This again accentuated the central gap between defenders and attackers for Madrid. Unable to build out of the back sustainably, Madrid launched long balls forward that Barcelona defended comfortably most of the time.
Goalkeeper Keylor Navas only attempted four short passes and 11 long balls out of the back, compared to Bravo’s 17 short attempts and nine long throughout the match. Among the goalkeeper and center backs, Madrid launched 20 long balls from its defensive third, while Barça hit 12.
Real looked comfortable in its high-block defending due to its high-pressure system, but the man-oriented pressing let the Galácticos down once they reached the low block. With its patient ball circulation, Barcelona continually opened gaps between the lines of white-clad players, resulting in three of the four goals.
The first came after a 24-pass sequence that Opta announced as the longest sequence of passes in the league this season so far. Iniesta’s goal came after he broke two lines with a single pass and received Neymar’s return backheel, slamming it in from long distance. Finally, Messi went on one of his signature diagonal dribbles to open space before slipping the ball to a teammate in a better position.
Barcelona’s goal with its incessant short passes and Messi’s dribbles is to exploit any gaps between opposition lines of defense, which were easy to find against Madrid on Saturday. As former Barça midfielder and manager Pep Guardiola says, it’s moving the ball to displace opponents—tactical moves as if playing on a giant green chess board.
Madrid’s disconnection between the back two lines in its mid-to-low-block defensive shape, with defenders stepping only after their partners were beaten, showed a lack of team cohesion and understanding. The gaps didn’t look like much at times, but at the high pace and level of play in Clásico matches, it doesn’t take much separation to make the difference.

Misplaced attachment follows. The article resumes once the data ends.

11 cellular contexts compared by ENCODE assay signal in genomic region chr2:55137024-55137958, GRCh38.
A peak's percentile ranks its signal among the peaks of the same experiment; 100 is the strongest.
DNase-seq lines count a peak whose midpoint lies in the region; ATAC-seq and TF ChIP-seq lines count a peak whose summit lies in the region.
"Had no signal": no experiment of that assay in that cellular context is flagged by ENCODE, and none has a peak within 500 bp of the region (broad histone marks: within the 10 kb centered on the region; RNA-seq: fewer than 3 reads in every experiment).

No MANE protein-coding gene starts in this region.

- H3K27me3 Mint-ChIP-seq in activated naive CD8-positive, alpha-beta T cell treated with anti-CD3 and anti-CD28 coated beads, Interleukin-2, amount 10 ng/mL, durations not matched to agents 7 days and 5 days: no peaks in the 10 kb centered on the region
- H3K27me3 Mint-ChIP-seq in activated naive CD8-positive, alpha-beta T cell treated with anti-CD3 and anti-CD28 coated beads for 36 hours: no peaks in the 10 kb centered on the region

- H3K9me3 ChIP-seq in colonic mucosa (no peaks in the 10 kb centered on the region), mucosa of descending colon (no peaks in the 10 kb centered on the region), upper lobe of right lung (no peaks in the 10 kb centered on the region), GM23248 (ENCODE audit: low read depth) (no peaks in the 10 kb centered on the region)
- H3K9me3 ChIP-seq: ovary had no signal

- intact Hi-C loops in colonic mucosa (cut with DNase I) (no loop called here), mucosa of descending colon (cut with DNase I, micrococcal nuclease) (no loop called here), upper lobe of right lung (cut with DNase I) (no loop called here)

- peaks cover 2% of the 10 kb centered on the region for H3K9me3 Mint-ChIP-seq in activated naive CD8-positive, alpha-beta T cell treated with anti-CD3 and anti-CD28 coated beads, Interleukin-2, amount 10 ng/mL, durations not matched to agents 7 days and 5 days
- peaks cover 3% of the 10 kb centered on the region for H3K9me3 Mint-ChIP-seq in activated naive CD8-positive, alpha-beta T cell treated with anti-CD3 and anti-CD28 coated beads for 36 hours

It’s surprising that a team managed by Benítez would have as many exploitable defensive issues as this Real team does, but president Florentino Pérez’s Galáctico philosophy doesn’t guarantee team chemistry the way Barcelona’s method ingrained from La Masia does.
Marcelo’s foray down the left flank in the 47th minute personified the difference between the teams. Unlike Neymar in first-half stoppage time, Marcelo only had eyes for goal, dribbling until he took a shot from a poor angle into the wrong side of the near-post netting. On the other side of the break, Neymar drove toward the endline and cut back a cross toward Suárez that would have resulted in the third goal had Marcelo not intervened on the goal line.
While the hand-wringing in Madrid is well underway over whether Benítez is the right man to lead the team, Barcelona will continue to be driven by its unique process rather than one individual cog. The man in charge of the first team still has to be the right one—Tata Martino’s ’13-14 season showed as much—but it matters a little less with the infrastructure at place in Barcelona.
Even with the academy sanctions and transfer ban levied by FIFA in recent years, Barça continues to produce players and teams of true footballing substance. As Johan Cruyff once put it, “You need both quality and results. Results without quality is boring; quality without results is meaningless.”
Certainly, Barcelona’s performance and winning result on Saturday were anything but boring.